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Journey of a Female Veteran

By: Rachael Palm,


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Journey of a Female Veteran

By: Rachael Palm, Hospice of the Piedmont

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They have been called “The Greatest Generation”—the veterans of World War II. It is estimated that one in four Americans who die today is a veteran. Since WWII veterans are dying at an alarmingly quick pace, it is especially important to honor and celebrate these veterans and their service today. Recently, Lucille, 98, a female WWII veteran, was honored with a pinning ceremony attended by her family and residents of the assisted living facility where she resides. The pinning ceremony took place in late August, almost 71 years to the day after Lucille first reported for duty as an officer in the United States Navy.

Lucille said she knew she wanted to join the Navy as soon as she learned that women could be admitted. It was her calling, to bring her passion and knowledge to support the war effort and make a difference. Along with her desire to serve was her desire to enhance her education—she didn’t want to go into the Navy without bringing something of value. She took courses in celestial navigation and offshore sailing before enlisting, and was able to enter the Navy as an officer, because of her undergraduate degree. “I love my country and I loved serving in the Navy,” Lucille said. “It was a great period in my life.”

WAVES ("Women Accepted for Volunteer Emergency Service") recruitment ad,1943

Lucille joined the Navy as an officer in the W.A.V.E.S. (Women Accepted for Volunteer Emergency Services) and reported for duty on August 28, 1943, at the U.S. Midshipmen’s School in Northamptom, MA. She served as a Training Officer at the U.S. Naval Training School in the Bronx, NY, from October 1943 to February 1945. She lectured on naval customs, History and Tradition, and supervised the instruction workshop for visual aids during that time.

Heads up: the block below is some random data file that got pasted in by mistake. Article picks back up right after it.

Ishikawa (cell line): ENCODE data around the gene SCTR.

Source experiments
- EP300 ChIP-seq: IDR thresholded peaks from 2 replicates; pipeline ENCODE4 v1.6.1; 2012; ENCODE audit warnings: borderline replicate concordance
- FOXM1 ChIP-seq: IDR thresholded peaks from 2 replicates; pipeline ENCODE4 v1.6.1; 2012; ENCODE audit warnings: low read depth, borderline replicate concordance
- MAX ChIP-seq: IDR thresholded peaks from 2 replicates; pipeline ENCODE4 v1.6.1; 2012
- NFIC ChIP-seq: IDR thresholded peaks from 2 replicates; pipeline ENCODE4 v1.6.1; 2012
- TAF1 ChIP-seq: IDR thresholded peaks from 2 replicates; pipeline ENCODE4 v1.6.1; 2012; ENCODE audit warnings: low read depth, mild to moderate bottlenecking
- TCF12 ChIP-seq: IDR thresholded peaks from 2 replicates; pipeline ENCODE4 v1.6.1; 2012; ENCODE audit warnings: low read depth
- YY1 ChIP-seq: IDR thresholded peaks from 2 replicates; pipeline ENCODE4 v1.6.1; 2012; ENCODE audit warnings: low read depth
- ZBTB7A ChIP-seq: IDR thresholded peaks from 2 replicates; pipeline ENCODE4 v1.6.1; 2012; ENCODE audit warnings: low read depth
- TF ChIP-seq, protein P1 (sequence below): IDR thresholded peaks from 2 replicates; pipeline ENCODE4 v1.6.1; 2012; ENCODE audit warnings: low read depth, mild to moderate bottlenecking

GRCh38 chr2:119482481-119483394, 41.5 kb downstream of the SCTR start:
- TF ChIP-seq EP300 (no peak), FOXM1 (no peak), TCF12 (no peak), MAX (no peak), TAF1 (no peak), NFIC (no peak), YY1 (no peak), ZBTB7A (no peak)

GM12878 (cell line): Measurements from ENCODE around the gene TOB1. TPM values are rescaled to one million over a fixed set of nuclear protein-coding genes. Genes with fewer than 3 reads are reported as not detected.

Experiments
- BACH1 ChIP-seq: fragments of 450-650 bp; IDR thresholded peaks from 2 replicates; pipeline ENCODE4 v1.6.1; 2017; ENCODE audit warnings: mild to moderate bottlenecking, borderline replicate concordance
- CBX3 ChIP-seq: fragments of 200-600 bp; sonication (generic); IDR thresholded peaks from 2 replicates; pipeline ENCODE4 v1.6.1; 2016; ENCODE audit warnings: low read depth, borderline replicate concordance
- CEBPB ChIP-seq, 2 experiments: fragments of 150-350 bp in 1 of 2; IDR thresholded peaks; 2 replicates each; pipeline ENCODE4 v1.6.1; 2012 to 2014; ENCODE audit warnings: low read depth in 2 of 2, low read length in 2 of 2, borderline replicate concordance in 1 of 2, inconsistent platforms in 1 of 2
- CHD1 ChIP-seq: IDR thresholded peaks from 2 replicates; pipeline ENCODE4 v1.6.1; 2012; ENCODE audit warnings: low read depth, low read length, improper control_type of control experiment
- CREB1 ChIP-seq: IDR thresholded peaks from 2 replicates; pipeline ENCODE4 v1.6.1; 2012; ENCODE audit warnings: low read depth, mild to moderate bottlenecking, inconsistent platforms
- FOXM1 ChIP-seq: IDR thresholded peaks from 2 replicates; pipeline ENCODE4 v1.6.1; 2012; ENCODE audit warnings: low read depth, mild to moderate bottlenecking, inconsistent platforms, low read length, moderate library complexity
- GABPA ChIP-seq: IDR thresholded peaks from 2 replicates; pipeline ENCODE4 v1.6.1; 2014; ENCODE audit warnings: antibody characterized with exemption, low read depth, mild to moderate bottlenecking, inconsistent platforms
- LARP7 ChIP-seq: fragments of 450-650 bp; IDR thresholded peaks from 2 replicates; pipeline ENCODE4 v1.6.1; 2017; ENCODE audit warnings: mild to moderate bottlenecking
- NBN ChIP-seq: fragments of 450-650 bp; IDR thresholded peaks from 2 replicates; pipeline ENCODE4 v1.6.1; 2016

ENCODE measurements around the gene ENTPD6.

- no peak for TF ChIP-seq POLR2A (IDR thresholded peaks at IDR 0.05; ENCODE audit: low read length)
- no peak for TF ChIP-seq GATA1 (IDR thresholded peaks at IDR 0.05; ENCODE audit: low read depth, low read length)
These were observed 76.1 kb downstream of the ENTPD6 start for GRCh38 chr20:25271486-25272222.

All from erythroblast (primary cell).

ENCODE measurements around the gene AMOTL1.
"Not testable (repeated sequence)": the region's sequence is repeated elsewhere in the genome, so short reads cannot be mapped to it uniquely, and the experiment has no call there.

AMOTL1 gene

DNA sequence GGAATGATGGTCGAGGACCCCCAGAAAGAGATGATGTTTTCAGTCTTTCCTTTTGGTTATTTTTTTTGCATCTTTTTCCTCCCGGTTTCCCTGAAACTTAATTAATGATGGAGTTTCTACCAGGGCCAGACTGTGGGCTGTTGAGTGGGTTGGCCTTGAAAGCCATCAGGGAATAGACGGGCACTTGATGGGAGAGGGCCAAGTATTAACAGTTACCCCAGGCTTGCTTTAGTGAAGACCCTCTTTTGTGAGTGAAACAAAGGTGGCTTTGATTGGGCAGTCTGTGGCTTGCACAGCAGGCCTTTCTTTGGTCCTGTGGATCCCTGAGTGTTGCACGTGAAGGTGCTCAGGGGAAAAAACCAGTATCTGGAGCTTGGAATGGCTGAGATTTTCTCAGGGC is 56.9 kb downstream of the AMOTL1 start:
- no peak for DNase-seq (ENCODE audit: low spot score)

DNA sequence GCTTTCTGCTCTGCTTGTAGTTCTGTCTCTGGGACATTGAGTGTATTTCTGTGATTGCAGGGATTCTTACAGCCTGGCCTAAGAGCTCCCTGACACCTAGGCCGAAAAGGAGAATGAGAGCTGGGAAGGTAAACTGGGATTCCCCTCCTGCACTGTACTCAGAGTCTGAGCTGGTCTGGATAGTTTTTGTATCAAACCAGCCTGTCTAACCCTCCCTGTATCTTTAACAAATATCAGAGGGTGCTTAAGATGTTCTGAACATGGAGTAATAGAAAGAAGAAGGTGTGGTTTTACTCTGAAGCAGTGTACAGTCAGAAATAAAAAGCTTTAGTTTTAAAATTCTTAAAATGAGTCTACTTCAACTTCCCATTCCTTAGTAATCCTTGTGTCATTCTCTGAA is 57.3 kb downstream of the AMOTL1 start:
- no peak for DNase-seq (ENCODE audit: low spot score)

“They didn’t let women on the ships back then, but I did get on a ship once,” Lucille recalled. A sailor invited her on for a cup of coffee and, despite not being a coffee-drinker, she accepted. She recalled that the coffee was so strong, she could barely drink it! That was her first and only occasion being aboard a ship during her service. Before leaving the Navy at the end of WWII, she had attained the rank of Lieutenant (O-3).

Lucille served as a Shipments Confirmation Officer for the Bureau of Ordinance, Navy Dept., in Washington, D.C. from February 1945 to February 1946. She called this her most satisfying assignment. Her life after her military career was filled with diverse accomplishments. A dedicated academic, she received her Master’s degree in Education from Harvard University then pursued her doctorate from New York University. She experienced success in the business world as a successful certified broker and also nurtured her artistic acumen by studying in France under the renowned French artist Ferdinand Leget, in addition to other Italian masters.

 Amidst her journey, she found love. She and her husband were married for almost 30 years and eventually built a home and settled in Waynesboro, Va. Lucille  eventually opened an art school in Waynesboro, where she taught for many years.

(Lucille, August 2014)

Today, Lucille lives in an assisted living facility in Charlottesville, VA, where the walls are covered with her unique modernist/impressionist-influenced paintings, as well as photos of her military service. She relishes the chance to share stories of her days in the military. “I really felt that I was doing some good,” she said of her service. On behalf of Hospice of the Piedmont and the We Honor Veterans program, we are privileged to honor pioneers such as Lucille and recognize her service and sacrifice.

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